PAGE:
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 Senior Project: Sample Set-ups and Evidence (Microsoft Word)

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					North Lawndale College Prep Charter HS Senior English

The Senior Project Essay: Sample Set-ups and Evidence
Veriner James, Ian Taylor, and Barry McRaith, 2008-2009

Four important ideas regarding set-ups and evidence:     Create lots of variety — don’t use the same method or the same language over and over. Remember that your Senior Project Essay is a rhetorical situation: you are creating an argument, and, as such, you are trying to convince your readers of your claim, not bore them with repetitive set-ups. When you first mention your author and title, use full names of both the author and title. Afterwards, if the evidence involves the same author and title, you only need to provide the last name of the author. Do some biographical research on your author (make sure it is the right person!). If well used, pieces of this information can really invigorate a set-up. Use Modern Language Association (MLA) formatting whenever you cite evidence, either directly (direct quotation) or indirectly (paraphrase). Go to http://owl.english.purdue.edu/owl/resource/557/01/ and find what help you need linked at the bottom of the page.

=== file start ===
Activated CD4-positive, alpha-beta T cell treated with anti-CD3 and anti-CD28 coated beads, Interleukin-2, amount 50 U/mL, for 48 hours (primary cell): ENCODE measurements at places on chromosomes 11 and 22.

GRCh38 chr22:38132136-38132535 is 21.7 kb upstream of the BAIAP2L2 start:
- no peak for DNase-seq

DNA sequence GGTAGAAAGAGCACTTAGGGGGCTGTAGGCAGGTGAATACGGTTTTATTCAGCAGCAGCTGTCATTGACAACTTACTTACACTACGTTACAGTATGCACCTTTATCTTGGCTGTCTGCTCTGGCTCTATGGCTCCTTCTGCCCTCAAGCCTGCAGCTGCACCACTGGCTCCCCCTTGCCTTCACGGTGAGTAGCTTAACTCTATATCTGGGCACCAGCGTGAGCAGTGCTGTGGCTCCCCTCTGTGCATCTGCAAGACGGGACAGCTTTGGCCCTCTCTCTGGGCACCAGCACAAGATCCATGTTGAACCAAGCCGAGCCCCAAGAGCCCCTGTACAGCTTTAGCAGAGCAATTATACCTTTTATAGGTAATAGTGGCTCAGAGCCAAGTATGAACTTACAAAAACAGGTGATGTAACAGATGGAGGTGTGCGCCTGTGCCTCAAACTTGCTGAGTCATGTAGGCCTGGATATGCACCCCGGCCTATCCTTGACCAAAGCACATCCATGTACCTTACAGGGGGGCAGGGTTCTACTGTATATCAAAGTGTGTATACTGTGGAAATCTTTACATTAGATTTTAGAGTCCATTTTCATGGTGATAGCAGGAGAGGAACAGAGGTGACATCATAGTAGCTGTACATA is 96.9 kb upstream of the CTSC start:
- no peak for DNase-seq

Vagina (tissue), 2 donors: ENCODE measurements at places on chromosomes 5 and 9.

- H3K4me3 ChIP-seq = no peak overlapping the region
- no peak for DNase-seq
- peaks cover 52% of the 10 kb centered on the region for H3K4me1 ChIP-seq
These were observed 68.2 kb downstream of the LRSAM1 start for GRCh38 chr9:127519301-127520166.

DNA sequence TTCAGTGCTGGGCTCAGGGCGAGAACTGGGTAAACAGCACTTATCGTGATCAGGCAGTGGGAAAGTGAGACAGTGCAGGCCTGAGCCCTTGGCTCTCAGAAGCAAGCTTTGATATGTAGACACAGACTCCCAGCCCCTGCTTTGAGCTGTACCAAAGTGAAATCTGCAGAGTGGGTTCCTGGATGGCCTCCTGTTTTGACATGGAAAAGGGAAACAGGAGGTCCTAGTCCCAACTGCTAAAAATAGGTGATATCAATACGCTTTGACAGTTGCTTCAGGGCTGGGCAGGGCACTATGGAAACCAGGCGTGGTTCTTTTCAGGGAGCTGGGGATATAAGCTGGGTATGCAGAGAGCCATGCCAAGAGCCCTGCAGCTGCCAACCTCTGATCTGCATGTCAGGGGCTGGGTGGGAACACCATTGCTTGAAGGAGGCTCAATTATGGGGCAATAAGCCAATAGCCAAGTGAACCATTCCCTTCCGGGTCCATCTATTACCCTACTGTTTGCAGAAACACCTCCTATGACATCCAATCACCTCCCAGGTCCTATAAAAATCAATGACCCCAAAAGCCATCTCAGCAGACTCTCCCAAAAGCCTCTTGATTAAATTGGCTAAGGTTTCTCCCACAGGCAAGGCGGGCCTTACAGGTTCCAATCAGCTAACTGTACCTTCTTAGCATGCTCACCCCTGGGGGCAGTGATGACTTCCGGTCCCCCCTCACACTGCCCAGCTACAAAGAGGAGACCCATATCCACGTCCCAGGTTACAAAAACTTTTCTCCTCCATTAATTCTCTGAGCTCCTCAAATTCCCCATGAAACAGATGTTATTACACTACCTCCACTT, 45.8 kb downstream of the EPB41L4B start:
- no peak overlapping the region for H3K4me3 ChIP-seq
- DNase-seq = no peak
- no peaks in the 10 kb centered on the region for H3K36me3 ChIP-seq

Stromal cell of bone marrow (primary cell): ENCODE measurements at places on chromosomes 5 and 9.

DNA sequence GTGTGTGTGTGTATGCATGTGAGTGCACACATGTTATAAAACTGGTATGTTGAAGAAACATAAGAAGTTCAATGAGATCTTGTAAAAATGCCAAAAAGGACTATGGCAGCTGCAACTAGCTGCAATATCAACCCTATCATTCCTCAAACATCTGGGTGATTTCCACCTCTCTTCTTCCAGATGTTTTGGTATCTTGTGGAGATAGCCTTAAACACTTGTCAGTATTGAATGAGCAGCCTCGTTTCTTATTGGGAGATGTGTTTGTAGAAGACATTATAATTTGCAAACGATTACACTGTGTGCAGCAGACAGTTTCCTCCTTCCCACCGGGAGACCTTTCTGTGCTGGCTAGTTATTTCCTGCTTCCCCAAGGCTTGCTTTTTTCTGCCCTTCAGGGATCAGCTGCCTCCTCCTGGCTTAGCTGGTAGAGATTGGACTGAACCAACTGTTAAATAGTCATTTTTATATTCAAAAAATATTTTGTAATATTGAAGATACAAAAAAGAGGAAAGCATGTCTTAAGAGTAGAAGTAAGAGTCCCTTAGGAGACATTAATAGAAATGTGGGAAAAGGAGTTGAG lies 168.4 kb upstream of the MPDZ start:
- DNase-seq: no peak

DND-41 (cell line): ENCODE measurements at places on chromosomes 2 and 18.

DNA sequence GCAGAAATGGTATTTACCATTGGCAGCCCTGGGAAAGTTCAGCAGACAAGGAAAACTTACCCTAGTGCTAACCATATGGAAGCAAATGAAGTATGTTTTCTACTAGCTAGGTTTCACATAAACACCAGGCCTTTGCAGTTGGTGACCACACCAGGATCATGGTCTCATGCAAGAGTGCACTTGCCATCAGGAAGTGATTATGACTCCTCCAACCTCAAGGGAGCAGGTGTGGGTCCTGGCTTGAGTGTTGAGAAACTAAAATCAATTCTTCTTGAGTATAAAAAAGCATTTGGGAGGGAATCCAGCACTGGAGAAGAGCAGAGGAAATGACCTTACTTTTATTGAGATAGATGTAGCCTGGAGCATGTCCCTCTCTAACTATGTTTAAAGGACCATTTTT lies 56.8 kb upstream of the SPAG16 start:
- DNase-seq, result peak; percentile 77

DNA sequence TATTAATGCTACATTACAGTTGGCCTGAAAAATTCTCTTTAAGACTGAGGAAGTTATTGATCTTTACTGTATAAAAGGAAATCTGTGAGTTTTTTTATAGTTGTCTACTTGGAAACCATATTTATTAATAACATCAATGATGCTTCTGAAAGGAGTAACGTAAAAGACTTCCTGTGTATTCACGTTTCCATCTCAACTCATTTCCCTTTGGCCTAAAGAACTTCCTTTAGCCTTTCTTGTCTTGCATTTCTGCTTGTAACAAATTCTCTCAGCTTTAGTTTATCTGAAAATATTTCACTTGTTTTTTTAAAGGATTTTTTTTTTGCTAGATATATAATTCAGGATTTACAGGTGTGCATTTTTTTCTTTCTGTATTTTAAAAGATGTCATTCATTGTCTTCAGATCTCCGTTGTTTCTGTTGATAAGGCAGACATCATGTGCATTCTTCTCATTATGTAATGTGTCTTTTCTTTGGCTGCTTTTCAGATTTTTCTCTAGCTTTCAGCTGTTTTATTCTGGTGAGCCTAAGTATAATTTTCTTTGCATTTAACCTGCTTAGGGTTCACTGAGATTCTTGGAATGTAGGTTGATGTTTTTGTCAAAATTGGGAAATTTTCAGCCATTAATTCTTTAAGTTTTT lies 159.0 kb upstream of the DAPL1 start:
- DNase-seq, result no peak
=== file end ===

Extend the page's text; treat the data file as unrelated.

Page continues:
Four methods 1. One combined method (both set-up and direct evidence together in the same sentence): Marvin Williams, in his provocative essay “The Journey of Race,” argues that “Race is a less relevant variable than economic status when one is trying to understand a child’s educational trajectory […]” (32). 2. Another combined method (both set-up and indirect evidence together in the same sentence): Marvin Williams, in his provocative essay “The Journey of Race,” argues that economic status is far more important than race when predicting a child’s educational success (32). 3. The separate method (set-up and evidence in separate sentences): Marvin Williams, an outspoken educational historian, has written many provocative essays about the relationships among race, economic status, and education, including his recent “The Journey of Race” (2006). In this essay, he argues that “Race is a less relevant variable than economic status when one is trying to understand a child’s educational trajectory […]” (32). 4. The set-up-of-more-than-one-piece-of-evidence approach: Marvin Williams, in his provocative essay “The Journey of Race,” argues that “Race is a less relevant variable than economic status when one is trying to understand a child’s educational trajectory […]” (32). Williams’ ideas have long been at odds with those of his prominent peer, Esther Francis, a Harvard-educated, Mississippi-raised African-American. However, Francis, now at Vanderbilt, agrees with Williams on his central point: “As America widens into the 21 st century, status, not race, will more clearly be understood as the great educational discriminator” (82).


				
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